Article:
If Donald Trump is still watching Fox News he will love this: Donald Trump, exceptionalist
A lot of the world could be rather worried though.
If you wondered what American exceptionalism looks like, the 59,000 pounds of U.S. warheads raining down on Syria’s air force is a pretty good snapshot.
America, the apex power of the world, does not tolerate the use of chemical weapons. We forbid it. Another country used chemical weapons – repeatedly – in its civil war, so the United States punished that nation by depleting its military.
So now a precedent has been set by Trump and praised – to draw the US further into the Syrian civil war all someone (it doesn’t really make any difference who)needs to do is gas a few kids and circulate video of it. Or maybe just threatening would probably be enough, the Trump regime has made it clear it won’t rule out ‘pre-emptive strikes’.
There are other countries in the world with the capability to deliver that kind of firepower and spend something approaching $100 million to send a message about the rules of war. But only the United States has the wherewithal to do so without even breaking a sweat.
There may some sweating to come over the consequences though. One sneak attack does not win a war.
And, we dare say, that no other country in the world combines such capabilities with our moral authority. As much maligned, sometimes rightly, as America’s overseas interventions have been, no great power in history can match our track record of the use of force without conquest.
It depends on how you define ‘conquest’.
Members of Congress, Democratic and Republican, want President Trump to get congressional authorization if he intends to keep up the strikes or undertake, ahem, a forward strategy of freedom to remove Syrian dictator Bashar al-Assad from power and install a Western-style liberal democracy in his place.
But as for the legality of this attack, there’s not much to debate.
Legality, morality, sensibility, who cares if you have the biggest bombs?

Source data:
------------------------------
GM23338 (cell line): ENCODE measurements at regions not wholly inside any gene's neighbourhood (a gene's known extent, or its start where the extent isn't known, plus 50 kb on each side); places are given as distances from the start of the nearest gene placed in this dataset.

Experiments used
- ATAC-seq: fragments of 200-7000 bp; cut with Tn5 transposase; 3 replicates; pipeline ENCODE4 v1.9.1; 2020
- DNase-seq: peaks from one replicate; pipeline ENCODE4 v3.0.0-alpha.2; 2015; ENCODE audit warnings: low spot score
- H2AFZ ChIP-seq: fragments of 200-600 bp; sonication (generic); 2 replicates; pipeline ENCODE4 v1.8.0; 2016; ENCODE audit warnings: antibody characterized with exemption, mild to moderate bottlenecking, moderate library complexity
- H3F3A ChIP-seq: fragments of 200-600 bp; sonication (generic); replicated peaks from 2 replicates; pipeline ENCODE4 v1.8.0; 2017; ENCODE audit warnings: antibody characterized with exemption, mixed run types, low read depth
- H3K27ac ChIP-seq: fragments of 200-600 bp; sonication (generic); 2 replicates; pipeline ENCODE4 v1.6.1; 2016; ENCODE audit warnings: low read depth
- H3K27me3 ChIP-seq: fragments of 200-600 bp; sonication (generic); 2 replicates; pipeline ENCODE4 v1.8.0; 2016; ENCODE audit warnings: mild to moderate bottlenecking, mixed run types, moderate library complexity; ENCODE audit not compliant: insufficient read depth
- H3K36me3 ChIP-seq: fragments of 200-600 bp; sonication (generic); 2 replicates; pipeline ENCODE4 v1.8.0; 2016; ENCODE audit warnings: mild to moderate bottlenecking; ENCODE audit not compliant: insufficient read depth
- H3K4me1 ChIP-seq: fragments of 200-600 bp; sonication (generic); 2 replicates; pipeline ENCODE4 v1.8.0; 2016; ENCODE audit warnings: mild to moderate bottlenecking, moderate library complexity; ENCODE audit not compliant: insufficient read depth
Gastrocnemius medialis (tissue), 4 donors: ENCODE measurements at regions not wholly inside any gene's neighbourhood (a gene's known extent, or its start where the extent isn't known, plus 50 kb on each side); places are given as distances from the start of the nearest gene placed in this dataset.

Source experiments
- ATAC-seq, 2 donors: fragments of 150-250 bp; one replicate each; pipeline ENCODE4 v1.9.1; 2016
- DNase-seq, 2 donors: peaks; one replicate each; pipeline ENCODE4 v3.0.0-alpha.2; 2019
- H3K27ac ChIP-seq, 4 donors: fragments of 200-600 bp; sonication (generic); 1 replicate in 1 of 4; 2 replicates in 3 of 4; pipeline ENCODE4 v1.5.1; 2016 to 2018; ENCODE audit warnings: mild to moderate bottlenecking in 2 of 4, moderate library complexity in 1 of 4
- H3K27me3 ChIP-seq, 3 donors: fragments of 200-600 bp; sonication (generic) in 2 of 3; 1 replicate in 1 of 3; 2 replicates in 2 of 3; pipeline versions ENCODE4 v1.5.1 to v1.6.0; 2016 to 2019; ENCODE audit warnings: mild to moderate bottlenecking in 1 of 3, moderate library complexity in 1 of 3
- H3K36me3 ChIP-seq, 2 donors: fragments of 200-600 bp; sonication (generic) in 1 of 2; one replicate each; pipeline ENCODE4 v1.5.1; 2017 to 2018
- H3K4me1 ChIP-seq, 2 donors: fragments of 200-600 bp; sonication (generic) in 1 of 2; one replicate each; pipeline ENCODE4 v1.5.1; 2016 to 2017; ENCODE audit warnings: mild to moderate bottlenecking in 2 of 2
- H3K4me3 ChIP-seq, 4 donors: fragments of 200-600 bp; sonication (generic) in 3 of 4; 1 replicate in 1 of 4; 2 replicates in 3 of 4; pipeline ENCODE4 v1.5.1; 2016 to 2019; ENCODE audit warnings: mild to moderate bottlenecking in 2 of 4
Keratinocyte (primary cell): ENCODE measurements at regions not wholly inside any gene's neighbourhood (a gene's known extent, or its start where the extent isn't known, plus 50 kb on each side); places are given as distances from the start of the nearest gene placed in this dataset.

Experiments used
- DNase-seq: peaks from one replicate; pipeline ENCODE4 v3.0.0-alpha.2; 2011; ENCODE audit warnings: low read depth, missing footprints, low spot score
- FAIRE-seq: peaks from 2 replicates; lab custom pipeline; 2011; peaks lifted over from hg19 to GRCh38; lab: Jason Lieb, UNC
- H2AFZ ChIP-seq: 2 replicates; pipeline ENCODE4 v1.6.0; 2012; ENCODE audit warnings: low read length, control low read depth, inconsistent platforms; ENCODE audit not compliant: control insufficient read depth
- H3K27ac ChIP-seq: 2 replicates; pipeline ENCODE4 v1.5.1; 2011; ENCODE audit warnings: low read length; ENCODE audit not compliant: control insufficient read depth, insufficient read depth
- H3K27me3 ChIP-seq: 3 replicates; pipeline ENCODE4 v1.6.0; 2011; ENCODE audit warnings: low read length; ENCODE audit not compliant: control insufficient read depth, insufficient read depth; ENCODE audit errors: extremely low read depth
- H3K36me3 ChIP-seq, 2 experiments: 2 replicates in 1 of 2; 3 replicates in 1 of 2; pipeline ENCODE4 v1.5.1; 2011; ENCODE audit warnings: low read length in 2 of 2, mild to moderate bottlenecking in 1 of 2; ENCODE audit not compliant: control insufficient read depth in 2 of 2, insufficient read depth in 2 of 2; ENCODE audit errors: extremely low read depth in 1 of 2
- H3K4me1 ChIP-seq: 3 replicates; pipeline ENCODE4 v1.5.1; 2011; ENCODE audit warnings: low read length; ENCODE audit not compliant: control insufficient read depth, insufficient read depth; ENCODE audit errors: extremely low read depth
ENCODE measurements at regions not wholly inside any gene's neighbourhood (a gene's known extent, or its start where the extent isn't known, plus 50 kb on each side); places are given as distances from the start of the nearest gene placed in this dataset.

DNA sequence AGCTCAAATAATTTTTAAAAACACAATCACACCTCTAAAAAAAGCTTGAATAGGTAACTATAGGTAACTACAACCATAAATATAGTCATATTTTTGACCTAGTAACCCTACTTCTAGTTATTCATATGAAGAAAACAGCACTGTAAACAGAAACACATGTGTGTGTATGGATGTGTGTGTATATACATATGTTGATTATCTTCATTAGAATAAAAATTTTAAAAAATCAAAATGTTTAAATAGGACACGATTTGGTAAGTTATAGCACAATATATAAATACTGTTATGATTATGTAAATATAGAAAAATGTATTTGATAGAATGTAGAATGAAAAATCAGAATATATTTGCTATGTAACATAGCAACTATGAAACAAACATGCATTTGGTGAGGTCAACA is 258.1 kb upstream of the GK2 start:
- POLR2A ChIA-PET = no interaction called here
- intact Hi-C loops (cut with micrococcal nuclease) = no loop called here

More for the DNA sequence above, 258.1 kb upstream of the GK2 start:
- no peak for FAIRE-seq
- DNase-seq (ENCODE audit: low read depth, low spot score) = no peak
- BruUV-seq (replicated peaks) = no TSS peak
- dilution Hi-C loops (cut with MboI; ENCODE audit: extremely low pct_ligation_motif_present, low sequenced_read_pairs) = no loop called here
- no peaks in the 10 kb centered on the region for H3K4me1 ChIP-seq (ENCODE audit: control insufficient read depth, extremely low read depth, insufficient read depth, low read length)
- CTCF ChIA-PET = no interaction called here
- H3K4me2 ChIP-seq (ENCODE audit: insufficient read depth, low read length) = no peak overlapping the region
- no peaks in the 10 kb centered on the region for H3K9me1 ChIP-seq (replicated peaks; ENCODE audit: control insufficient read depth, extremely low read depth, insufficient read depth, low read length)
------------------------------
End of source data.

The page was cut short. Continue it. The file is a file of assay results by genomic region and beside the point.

We arrange our thinking and pursuits very much around questions relating to the word “can.” Those are simpler since they relate more to the other understanding of being exceptional — can we do it? The hard ones are about “should.” The application of American power, exceptional or not, should always be governed more by the latter than the former.
But as for the question of what America’s rightful role in the world is, Trump, after many years arguing the opposite, has placed himself firmly on the side of the exceptionalists.
Where did the term American exceptionalism come from? Stalin, and it wasn’t a compliment.
In 1929, Communist leader Jay Lovestone informed Stalin in Moscow that the American proletariat wasn’t interested in revolution. Stalin responded by demanding that he end this “heresy of American exceptionalism.” And just like that, this expression was born. What Lovestone meant, and how Stalin understood it, however, isn’t how Gingrich and Romney (or even Obama) frame it.
Neither Lovestone or Stalin felt that the United States was superior to other nations — actually, the opposite. Stalin “ridiculed” America for its abnormalities, which he cast under the banner of “exceptionalism,” Daniel Rodgers, a professor of history at Princeton, said in an interview.
As the Great Depression enveloped the United States, Stalin’s argument — if not his bluster — seemed well grounded. “Exceptionalism was a disease, a chronic disease,” wrote communist S. Milgrom of Chicago in 1930. “The storm of the economic crisis in the United States blew down the house of cards of American exceptionalism,” the American Communist Party declared at its convention in April 1930.
Trump the trigger happy exceptionalist may have just kicked off a disease for which there is no vaccine.